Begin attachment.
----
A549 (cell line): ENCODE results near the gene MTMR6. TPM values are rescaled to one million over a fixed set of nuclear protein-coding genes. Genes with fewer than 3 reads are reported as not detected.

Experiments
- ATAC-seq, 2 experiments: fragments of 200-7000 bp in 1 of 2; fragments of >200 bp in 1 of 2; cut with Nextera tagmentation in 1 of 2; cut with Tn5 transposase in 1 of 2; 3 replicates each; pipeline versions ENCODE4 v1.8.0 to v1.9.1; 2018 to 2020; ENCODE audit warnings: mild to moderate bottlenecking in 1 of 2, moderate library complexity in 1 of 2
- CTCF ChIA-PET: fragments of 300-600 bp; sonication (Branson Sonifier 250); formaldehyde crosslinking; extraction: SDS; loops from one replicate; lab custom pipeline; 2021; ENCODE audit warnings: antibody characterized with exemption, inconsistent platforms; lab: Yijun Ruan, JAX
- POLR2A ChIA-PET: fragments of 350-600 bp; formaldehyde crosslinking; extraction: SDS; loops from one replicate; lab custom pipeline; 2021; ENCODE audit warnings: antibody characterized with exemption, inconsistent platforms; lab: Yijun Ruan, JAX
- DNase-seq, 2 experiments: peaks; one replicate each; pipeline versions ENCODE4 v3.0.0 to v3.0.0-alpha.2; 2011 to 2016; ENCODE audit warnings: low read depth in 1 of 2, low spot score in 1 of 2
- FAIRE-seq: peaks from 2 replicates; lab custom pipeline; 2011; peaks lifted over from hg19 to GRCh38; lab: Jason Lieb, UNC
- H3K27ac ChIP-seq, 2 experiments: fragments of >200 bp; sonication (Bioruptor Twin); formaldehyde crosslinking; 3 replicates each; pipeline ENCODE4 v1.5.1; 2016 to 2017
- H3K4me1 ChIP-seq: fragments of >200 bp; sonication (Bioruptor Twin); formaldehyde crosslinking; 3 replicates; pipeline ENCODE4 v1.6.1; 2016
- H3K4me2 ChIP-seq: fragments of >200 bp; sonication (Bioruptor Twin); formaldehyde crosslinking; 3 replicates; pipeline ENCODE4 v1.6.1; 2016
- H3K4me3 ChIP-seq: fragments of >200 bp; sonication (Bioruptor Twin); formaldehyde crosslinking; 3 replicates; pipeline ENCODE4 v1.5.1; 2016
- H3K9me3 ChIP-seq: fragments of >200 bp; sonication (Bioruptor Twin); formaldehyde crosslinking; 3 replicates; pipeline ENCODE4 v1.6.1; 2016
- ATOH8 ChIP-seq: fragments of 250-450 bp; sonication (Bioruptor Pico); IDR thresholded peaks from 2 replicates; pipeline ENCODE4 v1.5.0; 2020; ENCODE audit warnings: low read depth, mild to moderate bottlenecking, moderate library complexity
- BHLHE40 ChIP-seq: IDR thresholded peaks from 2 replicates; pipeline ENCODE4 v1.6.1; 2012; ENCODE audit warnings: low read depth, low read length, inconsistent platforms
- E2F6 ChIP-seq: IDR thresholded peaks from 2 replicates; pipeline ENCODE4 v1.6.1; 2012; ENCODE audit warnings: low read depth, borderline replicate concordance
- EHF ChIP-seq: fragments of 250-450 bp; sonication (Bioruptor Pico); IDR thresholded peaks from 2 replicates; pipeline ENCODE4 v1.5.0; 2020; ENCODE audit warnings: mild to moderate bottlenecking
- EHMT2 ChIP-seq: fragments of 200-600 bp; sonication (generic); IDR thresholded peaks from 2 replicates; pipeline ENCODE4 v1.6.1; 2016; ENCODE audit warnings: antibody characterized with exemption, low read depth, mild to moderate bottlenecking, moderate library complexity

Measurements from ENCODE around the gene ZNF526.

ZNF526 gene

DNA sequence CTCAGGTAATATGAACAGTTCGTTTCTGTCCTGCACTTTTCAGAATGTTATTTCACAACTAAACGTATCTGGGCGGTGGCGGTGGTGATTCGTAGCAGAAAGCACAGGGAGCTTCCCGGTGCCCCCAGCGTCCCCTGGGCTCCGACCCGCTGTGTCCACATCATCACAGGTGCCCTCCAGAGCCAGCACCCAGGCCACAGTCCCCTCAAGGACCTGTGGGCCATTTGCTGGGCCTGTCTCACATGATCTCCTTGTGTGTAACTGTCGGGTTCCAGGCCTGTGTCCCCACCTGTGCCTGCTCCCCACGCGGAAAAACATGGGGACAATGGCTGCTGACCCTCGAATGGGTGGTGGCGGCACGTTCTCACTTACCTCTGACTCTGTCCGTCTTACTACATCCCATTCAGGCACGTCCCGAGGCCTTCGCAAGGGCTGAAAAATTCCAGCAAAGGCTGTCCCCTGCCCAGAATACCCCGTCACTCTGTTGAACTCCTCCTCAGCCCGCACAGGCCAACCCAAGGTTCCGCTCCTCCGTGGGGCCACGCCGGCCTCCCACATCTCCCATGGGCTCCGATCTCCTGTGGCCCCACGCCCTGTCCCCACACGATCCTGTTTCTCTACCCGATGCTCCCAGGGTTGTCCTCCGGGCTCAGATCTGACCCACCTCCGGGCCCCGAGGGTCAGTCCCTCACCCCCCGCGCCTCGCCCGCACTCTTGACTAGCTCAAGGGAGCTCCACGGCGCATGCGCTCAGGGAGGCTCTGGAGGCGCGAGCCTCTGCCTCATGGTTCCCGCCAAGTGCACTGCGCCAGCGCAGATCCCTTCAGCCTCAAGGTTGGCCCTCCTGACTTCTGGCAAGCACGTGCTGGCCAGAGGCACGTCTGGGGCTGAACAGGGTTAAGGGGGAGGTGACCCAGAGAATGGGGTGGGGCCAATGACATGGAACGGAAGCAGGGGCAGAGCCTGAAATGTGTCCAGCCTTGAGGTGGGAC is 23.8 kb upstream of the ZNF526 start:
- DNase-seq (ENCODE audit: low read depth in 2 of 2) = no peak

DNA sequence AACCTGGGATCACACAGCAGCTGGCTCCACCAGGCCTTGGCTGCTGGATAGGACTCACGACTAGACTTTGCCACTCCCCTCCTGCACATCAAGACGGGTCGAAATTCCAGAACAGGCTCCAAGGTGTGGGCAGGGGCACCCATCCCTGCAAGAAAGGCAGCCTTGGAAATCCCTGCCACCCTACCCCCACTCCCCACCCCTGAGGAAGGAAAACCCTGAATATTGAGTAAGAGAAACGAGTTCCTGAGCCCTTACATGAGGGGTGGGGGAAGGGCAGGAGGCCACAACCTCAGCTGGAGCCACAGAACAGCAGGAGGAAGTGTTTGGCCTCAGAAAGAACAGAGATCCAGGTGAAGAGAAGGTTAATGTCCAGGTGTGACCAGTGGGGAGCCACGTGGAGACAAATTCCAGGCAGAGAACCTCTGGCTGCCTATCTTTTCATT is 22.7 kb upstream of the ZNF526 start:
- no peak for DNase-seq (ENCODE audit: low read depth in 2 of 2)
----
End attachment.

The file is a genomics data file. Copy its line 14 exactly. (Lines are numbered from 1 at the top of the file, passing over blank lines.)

- BHLHE40 ChIP-seq: IDR thresholded peaks from 2 replicates; pipeline ENCODE4 v1.6.1; 2012; ENCODE audit warnings: low read depth, low read length, inconsistent platforms